Christine Fletcher

How To Read A Trust

If you are getting divorced, you may find that your marital assets include interests in one or more trusts.  It could be that you and your spouse established the trusts during your lifetime, or perhaps a family member created the trusts for the benefit of you or your spouse.  Either way, you need to know what the trusts say.  They may play a crucial role in the division of your assets or the support you will receive.

It is not uncommon for folks to know little about what the trusts say or do.  It happens all the time and is no reason for embarrassment.  It is a good idea to begin to read the trusts yourself and to ask questions about them.  You should rely on the advice of a trusted estate planning attorney.  If your divorce lawyer does not have an estate planning lawyer that he or she works with, you will need to find one.   Here are a few tips in reviewing your trust:

Familiarize yourself with the terms.  There are basic terms of the trust that you will need to know.  (Hint: A lot of this information will be found on the first page of … Keep reading

Why You Need a Trust

People often ask “Why do I need a trust?”  Some folks think they can get by with a simple will.  Here is why you probably need more than that:

  1. Estate tax savings. Depending on the size of your estate and your state’s tax laws, there may be a significant tax advantage to including trusts as part of your estate plan.
  2. Probate avoidance. If you fund your trust during lifetime, you will avoid probate.  Avoiding probate means your family will not have to go to court to authenticate your will after your death in order to access your assets.  It saves time and money.
  3. Planning for incapacity. Another benefit to funding your trust during life is that your successor trustee can access the assets for your benefit if you become incapacitated.  If you are in the hospital or a long term care facility, who will pay your bills and manage your assets?  If your trust is funded, the successor trustee can do that.  Otherwise, your family may have to go to court to have a conservator appointed to oversee your assets.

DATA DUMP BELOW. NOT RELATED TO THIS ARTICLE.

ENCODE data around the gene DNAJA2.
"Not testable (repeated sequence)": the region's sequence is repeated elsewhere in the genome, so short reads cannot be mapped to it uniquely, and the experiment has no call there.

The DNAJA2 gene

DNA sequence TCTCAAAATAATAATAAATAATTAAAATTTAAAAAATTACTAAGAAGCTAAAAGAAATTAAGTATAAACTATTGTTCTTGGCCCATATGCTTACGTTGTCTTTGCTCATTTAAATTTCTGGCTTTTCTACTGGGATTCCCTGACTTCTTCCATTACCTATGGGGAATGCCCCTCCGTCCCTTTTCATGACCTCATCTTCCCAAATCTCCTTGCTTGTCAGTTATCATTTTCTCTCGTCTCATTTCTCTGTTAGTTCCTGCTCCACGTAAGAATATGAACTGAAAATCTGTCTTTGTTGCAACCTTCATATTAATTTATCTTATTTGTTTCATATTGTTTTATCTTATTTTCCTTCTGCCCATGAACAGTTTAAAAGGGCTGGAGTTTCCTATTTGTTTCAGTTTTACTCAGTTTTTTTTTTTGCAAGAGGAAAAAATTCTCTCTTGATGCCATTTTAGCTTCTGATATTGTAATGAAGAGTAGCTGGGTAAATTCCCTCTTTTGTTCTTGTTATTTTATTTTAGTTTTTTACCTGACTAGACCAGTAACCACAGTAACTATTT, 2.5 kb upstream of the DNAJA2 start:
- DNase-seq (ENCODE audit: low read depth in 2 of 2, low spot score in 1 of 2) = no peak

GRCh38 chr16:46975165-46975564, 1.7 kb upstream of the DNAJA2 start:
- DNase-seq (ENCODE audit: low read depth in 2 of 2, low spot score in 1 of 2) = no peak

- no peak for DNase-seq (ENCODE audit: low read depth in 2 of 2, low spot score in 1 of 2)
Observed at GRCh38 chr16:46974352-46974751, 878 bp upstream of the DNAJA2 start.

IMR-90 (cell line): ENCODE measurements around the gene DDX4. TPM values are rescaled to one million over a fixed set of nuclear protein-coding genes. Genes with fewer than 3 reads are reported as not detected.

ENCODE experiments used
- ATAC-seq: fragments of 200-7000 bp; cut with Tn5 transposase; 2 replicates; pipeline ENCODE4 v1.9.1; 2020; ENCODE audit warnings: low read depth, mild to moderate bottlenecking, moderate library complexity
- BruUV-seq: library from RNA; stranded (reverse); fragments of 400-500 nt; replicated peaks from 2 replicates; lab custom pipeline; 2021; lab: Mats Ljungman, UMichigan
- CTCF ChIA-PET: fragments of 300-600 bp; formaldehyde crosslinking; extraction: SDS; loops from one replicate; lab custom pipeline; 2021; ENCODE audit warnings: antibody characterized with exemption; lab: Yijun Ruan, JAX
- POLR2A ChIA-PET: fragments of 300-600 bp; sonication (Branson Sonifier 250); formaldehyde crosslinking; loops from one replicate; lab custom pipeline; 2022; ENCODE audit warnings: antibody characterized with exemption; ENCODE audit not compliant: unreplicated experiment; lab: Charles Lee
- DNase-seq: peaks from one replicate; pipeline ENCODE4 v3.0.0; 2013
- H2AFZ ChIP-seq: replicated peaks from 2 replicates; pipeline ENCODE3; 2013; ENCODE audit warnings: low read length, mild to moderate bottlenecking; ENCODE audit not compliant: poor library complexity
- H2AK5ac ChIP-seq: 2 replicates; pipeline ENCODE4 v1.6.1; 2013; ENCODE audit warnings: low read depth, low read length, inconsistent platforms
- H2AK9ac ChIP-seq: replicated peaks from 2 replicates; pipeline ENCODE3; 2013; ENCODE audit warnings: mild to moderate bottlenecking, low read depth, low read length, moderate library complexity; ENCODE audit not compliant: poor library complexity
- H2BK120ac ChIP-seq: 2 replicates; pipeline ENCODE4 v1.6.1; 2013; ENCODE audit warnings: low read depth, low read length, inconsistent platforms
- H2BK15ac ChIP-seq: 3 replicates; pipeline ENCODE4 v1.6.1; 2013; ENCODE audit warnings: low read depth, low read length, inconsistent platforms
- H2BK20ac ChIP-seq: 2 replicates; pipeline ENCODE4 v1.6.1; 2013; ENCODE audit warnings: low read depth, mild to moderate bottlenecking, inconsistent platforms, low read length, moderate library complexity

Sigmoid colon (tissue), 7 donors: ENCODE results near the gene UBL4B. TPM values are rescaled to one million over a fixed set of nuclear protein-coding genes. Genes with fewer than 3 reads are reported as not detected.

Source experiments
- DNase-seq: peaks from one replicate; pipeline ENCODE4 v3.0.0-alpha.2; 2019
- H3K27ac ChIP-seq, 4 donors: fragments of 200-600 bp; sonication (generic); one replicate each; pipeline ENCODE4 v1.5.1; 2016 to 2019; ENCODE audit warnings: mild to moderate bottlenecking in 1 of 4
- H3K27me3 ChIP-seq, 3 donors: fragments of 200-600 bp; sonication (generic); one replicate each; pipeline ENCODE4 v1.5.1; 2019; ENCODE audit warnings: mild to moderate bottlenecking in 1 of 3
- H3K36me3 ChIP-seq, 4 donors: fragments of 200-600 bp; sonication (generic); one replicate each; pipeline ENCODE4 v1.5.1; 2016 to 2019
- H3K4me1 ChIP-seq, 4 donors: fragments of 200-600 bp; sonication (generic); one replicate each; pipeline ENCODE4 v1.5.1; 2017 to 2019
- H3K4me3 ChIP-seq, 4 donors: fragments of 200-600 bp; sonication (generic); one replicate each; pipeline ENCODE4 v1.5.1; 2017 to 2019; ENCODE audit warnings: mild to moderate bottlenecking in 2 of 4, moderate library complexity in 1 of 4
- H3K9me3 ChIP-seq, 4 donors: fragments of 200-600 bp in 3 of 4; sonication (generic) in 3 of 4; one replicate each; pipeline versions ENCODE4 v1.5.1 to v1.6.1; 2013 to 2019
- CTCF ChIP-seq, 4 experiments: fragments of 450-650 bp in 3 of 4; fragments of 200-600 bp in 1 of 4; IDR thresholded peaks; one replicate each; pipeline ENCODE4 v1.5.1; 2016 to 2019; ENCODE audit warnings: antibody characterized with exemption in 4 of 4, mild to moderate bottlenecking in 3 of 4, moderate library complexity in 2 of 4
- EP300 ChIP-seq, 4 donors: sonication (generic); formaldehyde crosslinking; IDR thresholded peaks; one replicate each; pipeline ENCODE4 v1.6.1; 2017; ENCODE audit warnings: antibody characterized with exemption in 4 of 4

4. Limiting children’s access to their inheritance. If you have minor children, you want to make sure their inheritance is
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What Is Federal Estate Tax?

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The federal estate tax (sometimes called the death tax) is a one-time tax that is imposed at death.  If you die with a certain dollar amount of assets, an estate tax return may be required and a tax may be due.  If a return is required, it is due 9 months after the date of death.

Sometimes clients confuse the estate tax with an income tax, but it is not a tax on income.  It is a transfer tax.  Essentially, it is a tax on the wealthy imposed at death.

When does it apply?

In 2019, a federal estate tax is due for all estates with assets of $11,400,000 or more.  If you die with a gross estate under $11,400,000, no estate tax is due.  If your gross estate is over $11,400,000, you pay a tax on the overage.  In general, the tax rate is between 18% and 40%, but it gets to 40% pretty quickly.

The large exemption amount is due to the recent changes in the tax laws that took effect in 2018.    The federal estate tax amount used to be $5 million adjusted for inflation.  It is now $11 million adjust for inflation so it increases … Keep reading

Talking To Your Kids About Prenuptial Agreements